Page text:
In 2015, climate change educator, activist, and founding editor of the environmental newsletter The Ecologist, Peter Bunyard, joined Anastassia Makarieva and Victor Gorshkov on an expedition in the Colombian Amazon aiming to prove the biotic pump theory. He shares his experience in his article, Without the Rainforest, the Amazon Will Turn to Desert, explaining that as the large amount of water vapor transpired by rainforests condenses, it lowers area air pressure. Because air flows from places of high pressure to those of low pressure, this decrease in pressure pulls additional dense air in, and so forests draw in moist air from elsewhere (for example, from over the Atlantic Ocean).

This creates a positive feedback loop that “[generates] an implosion of sufficient strength as to suck up air from the surface. That upwards-directed flow...leads to air moving horizontally over the surface to fill the partial vacuum... Hence the idea that the trade winds—skimming over the surface of the Atlantic Ocean on their way from Africa to equatorial South America—are sucked in as a result of cloud formation over the Amazon's rainforests.”

Consequently, as affirmed by the biotic pump theory, the flying rivers of the Amazon carry rainwater in fast moving streams around the Americas. Forests, rather than the ocean, become the low pressure zone where the moist winds converge. Moisture sucked in from the east over the Atlantic merges with the air vapor transpired by the rainforest and continue to travel west, until the current is eventually blocked by the Andes. At this point, the rivers turn south where they continue to release moisture in the form of rainfall as far as Argentina. There are even some reports indicating that these systems influence rainfall as far away as the Western United States and Central America.

Life on Earth Without the Amazon

Bunyard asserts that the biotic pump theory needs to be accepted by the larger scientific and climatological community before it's too late. Most climatologists agree that continued deforestation will lead to a marked decrease in forest transpiration, and therefore rainfall. However, the general belief is that moisture would still be circulated and generated by oceans and the winds they produce.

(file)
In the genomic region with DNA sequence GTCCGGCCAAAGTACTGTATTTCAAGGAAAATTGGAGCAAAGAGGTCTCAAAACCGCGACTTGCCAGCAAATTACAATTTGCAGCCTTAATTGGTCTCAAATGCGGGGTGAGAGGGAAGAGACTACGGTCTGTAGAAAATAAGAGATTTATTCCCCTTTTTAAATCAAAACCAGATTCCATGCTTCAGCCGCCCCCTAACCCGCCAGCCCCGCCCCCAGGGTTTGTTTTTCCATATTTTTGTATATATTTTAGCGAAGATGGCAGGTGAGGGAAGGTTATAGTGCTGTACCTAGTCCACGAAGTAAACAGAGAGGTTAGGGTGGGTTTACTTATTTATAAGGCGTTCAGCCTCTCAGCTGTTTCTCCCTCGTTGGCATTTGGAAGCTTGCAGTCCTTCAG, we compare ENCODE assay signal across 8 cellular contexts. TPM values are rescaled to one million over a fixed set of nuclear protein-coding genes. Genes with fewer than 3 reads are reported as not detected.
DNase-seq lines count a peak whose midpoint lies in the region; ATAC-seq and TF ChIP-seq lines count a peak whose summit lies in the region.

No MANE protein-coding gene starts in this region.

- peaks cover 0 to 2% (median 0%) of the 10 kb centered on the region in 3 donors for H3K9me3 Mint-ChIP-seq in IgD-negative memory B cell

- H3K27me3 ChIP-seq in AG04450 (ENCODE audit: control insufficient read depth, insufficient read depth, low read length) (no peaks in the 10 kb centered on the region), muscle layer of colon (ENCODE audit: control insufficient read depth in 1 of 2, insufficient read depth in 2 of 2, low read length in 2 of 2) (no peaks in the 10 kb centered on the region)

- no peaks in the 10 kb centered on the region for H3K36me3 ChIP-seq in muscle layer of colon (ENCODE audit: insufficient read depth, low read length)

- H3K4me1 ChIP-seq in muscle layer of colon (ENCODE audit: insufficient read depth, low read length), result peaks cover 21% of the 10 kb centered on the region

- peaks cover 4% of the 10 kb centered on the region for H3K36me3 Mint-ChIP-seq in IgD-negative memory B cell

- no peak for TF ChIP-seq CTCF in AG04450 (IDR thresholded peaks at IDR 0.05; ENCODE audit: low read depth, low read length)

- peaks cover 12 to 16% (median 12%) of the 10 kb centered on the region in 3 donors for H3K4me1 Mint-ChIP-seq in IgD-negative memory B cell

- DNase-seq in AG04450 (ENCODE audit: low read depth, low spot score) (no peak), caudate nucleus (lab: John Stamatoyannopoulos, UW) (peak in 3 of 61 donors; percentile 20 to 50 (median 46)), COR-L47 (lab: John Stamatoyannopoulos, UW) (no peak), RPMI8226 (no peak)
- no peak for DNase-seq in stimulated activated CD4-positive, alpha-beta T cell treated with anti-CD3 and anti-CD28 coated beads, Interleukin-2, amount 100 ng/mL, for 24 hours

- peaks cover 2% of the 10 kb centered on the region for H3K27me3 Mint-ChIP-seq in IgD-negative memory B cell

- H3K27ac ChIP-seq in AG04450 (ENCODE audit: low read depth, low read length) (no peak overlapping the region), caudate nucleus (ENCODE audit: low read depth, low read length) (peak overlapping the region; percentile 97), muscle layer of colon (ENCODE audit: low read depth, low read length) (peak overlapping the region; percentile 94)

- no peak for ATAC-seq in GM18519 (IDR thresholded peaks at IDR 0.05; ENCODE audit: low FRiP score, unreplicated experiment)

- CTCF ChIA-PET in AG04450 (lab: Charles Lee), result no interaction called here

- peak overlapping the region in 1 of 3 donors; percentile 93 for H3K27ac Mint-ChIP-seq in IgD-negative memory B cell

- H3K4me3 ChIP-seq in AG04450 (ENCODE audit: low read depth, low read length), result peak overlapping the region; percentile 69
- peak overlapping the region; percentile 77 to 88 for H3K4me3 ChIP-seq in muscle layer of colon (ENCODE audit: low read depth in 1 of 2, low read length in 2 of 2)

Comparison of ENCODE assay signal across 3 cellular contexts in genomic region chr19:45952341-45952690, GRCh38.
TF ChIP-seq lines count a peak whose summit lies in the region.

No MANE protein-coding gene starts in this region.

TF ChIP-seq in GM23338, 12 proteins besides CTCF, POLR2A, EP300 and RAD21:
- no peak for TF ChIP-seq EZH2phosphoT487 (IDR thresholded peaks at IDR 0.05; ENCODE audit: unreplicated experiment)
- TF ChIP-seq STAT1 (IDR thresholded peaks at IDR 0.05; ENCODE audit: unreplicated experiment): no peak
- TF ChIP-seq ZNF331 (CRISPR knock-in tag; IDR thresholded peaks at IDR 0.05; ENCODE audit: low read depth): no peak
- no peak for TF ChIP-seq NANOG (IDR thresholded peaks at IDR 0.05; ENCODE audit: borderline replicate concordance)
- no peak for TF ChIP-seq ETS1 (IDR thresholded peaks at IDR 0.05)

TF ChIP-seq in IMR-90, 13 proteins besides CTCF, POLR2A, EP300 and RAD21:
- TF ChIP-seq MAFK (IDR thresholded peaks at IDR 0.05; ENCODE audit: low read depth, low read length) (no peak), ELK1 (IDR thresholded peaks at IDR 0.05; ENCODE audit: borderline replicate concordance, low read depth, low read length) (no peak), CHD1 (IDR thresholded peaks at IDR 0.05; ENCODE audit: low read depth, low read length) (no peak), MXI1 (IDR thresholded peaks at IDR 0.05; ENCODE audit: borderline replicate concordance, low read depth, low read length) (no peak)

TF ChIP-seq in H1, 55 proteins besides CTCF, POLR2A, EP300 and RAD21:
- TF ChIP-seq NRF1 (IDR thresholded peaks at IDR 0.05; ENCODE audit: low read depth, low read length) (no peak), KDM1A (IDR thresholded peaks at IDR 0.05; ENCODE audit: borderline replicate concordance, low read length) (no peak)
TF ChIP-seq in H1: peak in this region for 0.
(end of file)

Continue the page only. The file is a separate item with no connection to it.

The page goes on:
Bunyard argues that “those models do not include the biotic pump theory of convection and therefore could possibly be dangerously deficient in their analytical predictions of the impacts both of global warming and in particular of deforestation.” He warns that “were the forest to disappear, then according to the theory, moisture would no longer be sucked in and given the natural fall-out rate of rainfall…the land would dry out and in all likelihood turn to desert. Were that the case it would be a disaster of momentous proportions, not just dwarfing the likely changes resulting from global warming but indeed compounding them.”

“If correct, the theory would explain how the deep interiors of forested continents get as much rain as the coast, and how most of Australia turned from forest to desert. It suggests that much of North America could become desert—even without global warming. The idea makes it even more vital that we recognize the crucial role forests play in the well-being of the planet.”

- New Scientist

The effects that deforestation of the Amazon is having on rainfall and climate are clearly illustrated in neighboring areas—such as the densely populated central and southern reaches of Brazil—where unprecedented drought has been plaguing the land over the last two years. Calling it “the worst drought in Brazil’s history,” The Guardian reported that in 2015, more than four million people in urban and suburban areas throughout the country have been affected by water rationing and rolling power cuts. “Protesters in dry neighborhoods have taken to the streets, coffee crops have been hit, and businesses forced to close...At least six cities have been hit by blackouts due to weak hydroelectricity generation and high demand for air conditioning as temperatures soar over 35℃. In response, utilities are burning more fossil fuels, adding to the cost of energy and greenhouse gas emissions.” The implications of the report are ominous: drought creates a vicious circle that leads to worsening climate change, that if not addressed and rectified quickly seem to point towards societal collapse.

While some climatologists agree that this disaster is the result of a complex relationship of factors that include global warming and the unchecked growth of cities, they insist that the disruption of Brazil’s weather patterns by the loss of Amazon rainforest is also a contributing factor—and Brazil is not the only country expected to suffer the climatic consequences of this deforestation. One Princeton study suggested that Amazon deforestation could potentially strengthen patterns of extreme drought in places as far away as California, while other research indicates that recent droughts in Texas and New Mexico might be linked to tree cutting in the Amazon. Despite the controversy over the biotic pump theory, it is apparent, as evidenced by these numerous studies, that changing the water cycle in the Amazon would have global consequences not only for human beings but for all life on Earth.